Good and bad cookies
What will this mean for you as a Safari or Firefox user? Hopefully, the end of that nagging feeling that advertisers know your every move desire and have a product ready to sell to you.
But both Apple and Mozilla know that cookies serve a useful purpose to make the browsing experience personalised to your needs. They will try to distinguish between the good and the bad ones. Either way, in future you are more likely to be asked for permission when clicking on a “like” or “share” button on a website when there’s a cookie sitting behind it.
Blocking tracking pixels and cookies won’t eliminate adverts on websites – they just won’t be as aggressively targeted at you. Numerous ad blockers exist as web browser plug-ins and apps if you want to totally eliminate ads from your browsing experience.
The goal is not just privacy but performance. With some websites hosting dozens of trackers, they can be slow to load which reflects badly on the web browsing software itself.
Firefox and Safari go a giant leap further with these updates than the market leader, Google Chrome, which is estimated to claim well over 50 per cent of the browser market. Microsoft’s Edge browser has opt-in tracking blocking tools, but its usage is low compared to its rivals – in single figures in terms of market share.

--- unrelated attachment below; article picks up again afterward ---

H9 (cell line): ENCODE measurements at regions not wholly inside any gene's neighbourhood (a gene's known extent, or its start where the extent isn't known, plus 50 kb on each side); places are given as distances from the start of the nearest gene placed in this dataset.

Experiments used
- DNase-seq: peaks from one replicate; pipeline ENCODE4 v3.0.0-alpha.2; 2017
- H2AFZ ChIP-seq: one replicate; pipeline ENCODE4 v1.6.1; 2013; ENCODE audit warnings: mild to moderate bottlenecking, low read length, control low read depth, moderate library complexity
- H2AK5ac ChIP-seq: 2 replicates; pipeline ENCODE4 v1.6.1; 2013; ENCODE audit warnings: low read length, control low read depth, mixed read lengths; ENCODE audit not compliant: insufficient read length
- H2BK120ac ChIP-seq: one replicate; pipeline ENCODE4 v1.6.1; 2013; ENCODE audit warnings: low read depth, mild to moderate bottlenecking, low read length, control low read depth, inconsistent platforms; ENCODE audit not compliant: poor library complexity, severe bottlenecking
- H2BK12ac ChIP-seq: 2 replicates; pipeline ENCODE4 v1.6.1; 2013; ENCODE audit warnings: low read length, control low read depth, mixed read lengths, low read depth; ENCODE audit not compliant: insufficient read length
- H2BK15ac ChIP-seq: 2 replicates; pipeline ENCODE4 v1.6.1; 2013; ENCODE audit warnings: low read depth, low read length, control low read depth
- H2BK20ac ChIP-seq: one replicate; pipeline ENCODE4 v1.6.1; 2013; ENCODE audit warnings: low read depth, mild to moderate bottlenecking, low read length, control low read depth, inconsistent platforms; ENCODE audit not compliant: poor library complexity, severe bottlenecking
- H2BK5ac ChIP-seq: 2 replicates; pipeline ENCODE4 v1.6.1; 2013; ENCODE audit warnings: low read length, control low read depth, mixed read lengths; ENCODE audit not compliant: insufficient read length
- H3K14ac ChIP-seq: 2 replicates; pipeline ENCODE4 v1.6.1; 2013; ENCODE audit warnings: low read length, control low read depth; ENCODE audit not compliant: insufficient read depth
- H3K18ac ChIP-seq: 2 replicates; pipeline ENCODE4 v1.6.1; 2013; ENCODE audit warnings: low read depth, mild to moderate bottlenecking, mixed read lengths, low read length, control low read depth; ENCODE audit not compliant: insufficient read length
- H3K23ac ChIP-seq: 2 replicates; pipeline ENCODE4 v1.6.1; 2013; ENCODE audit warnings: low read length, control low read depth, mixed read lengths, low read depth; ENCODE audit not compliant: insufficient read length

Chrome has long had its incognito mode, which anonymises your browsing when it is enabled. However, claims have emerged that Google is still able to identify you and link you to your Google account ID when in incognito mode.
But Google, fundamentally, derives its revenue from advertising so will be loathe to go down the path of Firefox or Safari, which have no vested interest in facilitating advertisers to target you and amass data about you.
Google’s approach instead has been to target ‘bad ads’ – which degrade website performance, often because they are written with inefficient scripts or contain bloated tracking technology that is easy to detect and strip out.
Moving to automatic blocking of tracking technologies goes far beyond that and is unlikely to come to Chrome any time soon.
In the meantime, the new versions of Safari and Firefox will be worth checking out if you want to limit your exposure to the Facebook and Google data gathering machines. They won’t completely halt the data harvest – your activity in apps on your phone, for instance, is all tracked by the app makers and you need to allow some tracking functionality to make these services useful.
But as the #deletefacebook movement rolls on with some steam, many are, for the first time, actively considering how to protect their privacy and there are more tools than ever to turn to.
More on Safari 12 features and availability
More on the new upcoming Firefox privacy tools and existing Firefox privacy tools, such as the Facebook Container add-on
Third-party privacy plug-ins worth checking out – Ghostery and Privacy Badger.